Carnivorous Houseplants You Can Grow At Home

Carnivorous Houseplants You Can Grow At Home

Last Updated On: March 3, 2022

Plants are usually seen as benign and unaggressive fixtures of nature. That’s not always the case though, and certain plants can actively trap and eat their prey. Today, we’ll look at 3 such plants, and show you carnivorous houseplants that you can start growing today.

Each of these plants are a bit different from your typical houseplants in that they actually attract and eat pests. If you’re looking for a plant that does more than just look pretty (although these plants are beautiful in their own right) then read on.

Venus Flytrap

First up we have probably the most popular carnivorous houseplant, the venus flytrap. The venus flytrap lures insects into its maw, then quickly snaps shut trapping them inside. This provides nutrients to the plant, while at the same time being spectacular to view.

Venus flytraps only grow a few inches maxing out at only about 5-6” tall. This makes them perfect for indoor growing, and great even in small spaces.

Care Tips

While venus flytraps have a reputation of being difficult to grow, the key is to mimic their native environment. You want to plant them in well draining soil, keep the soil moist, and keep them away from cold temperatures.

For light, keep your flytrap out of direct sunlight. You still want to provide several hours of light per day, but make sure it’s indirect light. Too intense of light can quickly burn out the leaves of the plant.

The flytraps are also heavy feeders, and you should look to feed them every other week. Most small insects work, but you can also use a feeding formula. When feeding you should only feed a single “mouth” of the plant. You don’t need to individually feed every one as all the nutrients end up in the plant.

Spoonleaf Sundew

For those looking for a bit more color, the spoonleaf sundew is a great choice. This plant flowers quite brilliantly, and a well cared for plant can flower year round.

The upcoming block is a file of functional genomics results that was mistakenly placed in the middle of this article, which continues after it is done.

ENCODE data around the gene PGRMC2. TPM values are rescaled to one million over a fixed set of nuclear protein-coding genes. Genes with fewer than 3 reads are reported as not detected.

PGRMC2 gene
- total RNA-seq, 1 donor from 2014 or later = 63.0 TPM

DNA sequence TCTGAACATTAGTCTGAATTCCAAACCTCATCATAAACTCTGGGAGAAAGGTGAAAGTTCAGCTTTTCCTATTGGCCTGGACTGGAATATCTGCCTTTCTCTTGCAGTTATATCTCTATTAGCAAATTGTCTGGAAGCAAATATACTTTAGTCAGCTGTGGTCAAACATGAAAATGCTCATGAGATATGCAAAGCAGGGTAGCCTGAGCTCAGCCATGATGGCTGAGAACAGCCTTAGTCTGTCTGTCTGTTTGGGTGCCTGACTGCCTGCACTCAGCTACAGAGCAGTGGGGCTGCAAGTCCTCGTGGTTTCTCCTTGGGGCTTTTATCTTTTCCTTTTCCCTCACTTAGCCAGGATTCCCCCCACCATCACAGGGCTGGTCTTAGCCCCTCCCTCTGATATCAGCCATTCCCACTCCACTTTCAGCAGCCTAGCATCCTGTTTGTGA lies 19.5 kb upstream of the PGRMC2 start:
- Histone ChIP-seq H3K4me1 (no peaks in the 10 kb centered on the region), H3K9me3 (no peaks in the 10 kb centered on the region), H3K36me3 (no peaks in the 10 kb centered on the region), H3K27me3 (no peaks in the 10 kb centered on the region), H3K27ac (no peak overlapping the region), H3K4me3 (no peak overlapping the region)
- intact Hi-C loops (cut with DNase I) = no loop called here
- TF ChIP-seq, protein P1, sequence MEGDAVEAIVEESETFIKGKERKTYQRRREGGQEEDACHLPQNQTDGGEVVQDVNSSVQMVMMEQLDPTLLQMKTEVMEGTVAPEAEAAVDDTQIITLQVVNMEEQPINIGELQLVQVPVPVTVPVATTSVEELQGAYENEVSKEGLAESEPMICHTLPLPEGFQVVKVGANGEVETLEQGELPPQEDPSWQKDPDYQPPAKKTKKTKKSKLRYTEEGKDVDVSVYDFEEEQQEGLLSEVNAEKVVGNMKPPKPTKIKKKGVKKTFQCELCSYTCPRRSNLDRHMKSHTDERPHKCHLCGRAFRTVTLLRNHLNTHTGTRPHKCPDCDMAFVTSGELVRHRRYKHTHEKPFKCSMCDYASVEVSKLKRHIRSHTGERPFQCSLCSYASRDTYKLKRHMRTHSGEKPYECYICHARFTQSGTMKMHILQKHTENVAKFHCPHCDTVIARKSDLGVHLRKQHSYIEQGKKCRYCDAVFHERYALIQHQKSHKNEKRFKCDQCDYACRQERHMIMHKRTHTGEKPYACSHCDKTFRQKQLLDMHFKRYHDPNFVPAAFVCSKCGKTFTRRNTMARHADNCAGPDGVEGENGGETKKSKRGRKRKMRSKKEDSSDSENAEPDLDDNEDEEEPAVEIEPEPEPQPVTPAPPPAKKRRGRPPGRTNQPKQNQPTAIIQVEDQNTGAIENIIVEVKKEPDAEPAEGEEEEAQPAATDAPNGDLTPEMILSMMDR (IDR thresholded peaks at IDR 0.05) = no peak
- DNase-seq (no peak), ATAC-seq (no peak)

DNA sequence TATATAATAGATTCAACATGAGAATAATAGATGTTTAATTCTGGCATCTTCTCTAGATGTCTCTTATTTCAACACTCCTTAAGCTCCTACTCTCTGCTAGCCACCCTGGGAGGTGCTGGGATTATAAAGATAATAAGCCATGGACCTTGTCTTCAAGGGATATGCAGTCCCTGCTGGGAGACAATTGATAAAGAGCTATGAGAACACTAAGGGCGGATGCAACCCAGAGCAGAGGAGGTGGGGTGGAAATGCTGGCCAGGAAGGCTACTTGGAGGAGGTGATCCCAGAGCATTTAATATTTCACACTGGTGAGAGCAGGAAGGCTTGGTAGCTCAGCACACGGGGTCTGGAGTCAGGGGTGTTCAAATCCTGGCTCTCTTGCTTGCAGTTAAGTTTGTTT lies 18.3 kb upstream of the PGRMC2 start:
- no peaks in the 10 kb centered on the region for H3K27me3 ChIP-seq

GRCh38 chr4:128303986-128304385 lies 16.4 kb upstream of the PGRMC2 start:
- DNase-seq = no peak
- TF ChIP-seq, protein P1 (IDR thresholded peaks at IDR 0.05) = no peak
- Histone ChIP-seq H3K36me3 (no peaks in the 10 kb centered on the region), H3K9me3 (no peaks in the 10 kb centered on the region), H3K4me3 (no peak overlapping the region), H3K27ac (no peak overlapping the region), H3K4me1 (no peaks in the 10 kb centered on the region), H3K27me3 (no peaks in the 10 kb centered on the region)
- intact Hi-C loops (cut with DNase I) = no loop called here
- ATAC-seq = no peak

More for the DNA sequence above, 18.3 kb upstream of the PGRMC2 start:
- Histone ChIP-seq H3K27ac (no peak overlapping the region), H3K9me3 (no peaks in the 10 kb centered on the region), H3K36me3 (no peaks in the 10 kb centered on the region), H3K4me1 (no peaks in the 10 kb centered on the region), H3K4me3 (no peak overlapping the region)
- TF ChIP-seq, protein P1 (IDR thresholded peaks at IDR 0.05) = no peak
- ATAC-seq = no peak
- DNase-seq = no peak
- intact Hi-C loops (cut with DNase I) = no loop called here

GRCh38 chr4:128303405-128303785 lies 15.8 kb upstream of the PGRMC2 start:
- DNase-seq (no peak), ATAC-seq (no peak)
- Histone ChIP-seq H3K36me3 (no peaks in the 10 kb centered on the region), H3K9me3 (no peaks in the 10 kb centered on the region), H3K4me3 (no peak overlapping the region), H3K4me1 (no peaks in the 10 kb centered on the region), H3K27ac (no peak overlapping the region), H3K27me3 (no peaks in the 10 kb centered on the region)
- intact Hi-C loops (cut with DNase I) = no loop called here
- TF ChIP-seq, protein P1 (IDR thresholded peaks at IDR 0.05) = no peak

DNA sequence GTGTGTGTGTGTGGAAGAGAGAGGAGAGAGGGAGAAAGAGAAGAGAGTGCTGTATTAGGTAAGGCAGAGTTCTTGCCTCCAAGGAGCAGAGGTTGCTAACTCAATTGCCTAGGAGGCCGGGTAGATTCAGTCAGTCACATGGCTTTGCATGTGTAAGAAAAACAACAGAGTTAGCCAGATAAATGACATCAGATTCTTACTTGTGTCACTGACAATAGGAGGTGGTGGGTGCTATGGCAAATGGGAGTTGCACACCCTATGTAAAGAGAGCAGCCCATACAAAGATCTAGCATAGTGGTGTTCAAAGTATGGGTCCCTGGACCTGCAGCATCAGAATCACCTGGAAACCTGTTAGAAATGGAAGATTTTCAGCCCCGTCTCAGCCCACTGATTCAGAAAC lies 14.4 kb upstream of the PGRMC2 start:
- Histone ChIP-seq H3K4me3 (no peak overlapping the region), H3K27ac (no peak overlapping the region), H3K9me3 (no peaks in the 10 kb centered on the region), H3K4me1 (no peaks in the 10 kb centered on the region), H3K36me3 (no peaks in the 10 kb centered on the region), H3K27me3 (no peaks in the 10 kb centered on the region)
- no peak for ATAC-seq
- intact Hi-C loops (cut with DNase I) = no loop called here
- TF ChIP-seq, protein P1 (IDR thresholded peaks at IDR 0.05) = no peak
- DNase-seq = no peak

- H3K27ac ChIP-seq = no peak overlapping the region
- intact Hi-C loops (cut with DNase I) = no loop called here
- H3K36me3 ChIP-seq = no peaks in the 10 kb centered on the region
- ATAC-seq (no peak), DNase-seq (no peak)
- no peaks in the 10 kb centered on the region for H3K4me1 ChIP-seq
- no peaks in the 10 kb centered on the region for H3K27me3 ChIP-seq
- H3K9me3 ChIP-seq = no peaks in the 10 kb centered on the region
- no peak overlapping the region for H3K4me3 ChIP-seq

While the spoonleaf can be fed insects like the flytrap, they can also be fed certain fish pellets. This is an interesting option for those that don’t want to store insects in their home. Check out this article for a full list of food sources.

Care Tips

The good news here is that the spoonleaf sundew is quite hardy and easy to care for. There are a few things to keep in mind though.

First, give them lots of bright but in-direct sunlight. Direct sunlight can be too much for this plant and burn out the leaves.

For watering, keep the soil moist and water when the top inch is dry to the touch. On the topic of soil, like many other carnivorous plants, spoonleafs naturally grow in nutrient poor soil. Use special carnivorous plant soil to mimic this in your home. This soil more closely resembles the bogs and wetlands these plants grow in than traditional potting soil.

Tropical Pitcher Plants

Our last carnivorous houseplant is the pitcher plant which is aptly named due to its unique shape. The characteristic “pitchers” fill with nectar what attracts and subsequently digests insects that find their way inside.

Care Tips

To start, it’s important to understand that there are a variety of pitcher plants you can grow. Each of the varieties is native to a different region, and therefore has its own unique care.

For example, the yellow pitcher plant is native to Texas and Florida and likes to have full, bright sun. Compare that to the purple pitcher plant which grows in the more temperate regions of Canada and likes more in-direct sunlight. The key is to understand the variety of plant you’re growing, and tailor the care to match the plant’s needs.

Common to all varieties though is the need for moist soil. These plants tend to grow in boggy locations, and like their soil to be slightly moist at all times. You should check the soil everyday, and water when dry.

You should also feed them every couple of weeks. Freeze dried insects are a good option that provide the nutrients the plant needs to grow. This is generally an easier option than catching your own insects.

Growing Carnivorous Houseplants

Growing your own carnivorous plants is fun and adds an extra level of excitement beyond traditional plants. Hopefully one of the above plants has inspired you, but if not there are tons of other plants out there to choose from. Growing a carnivorous plant is a special treat, and one every gardener should experience.

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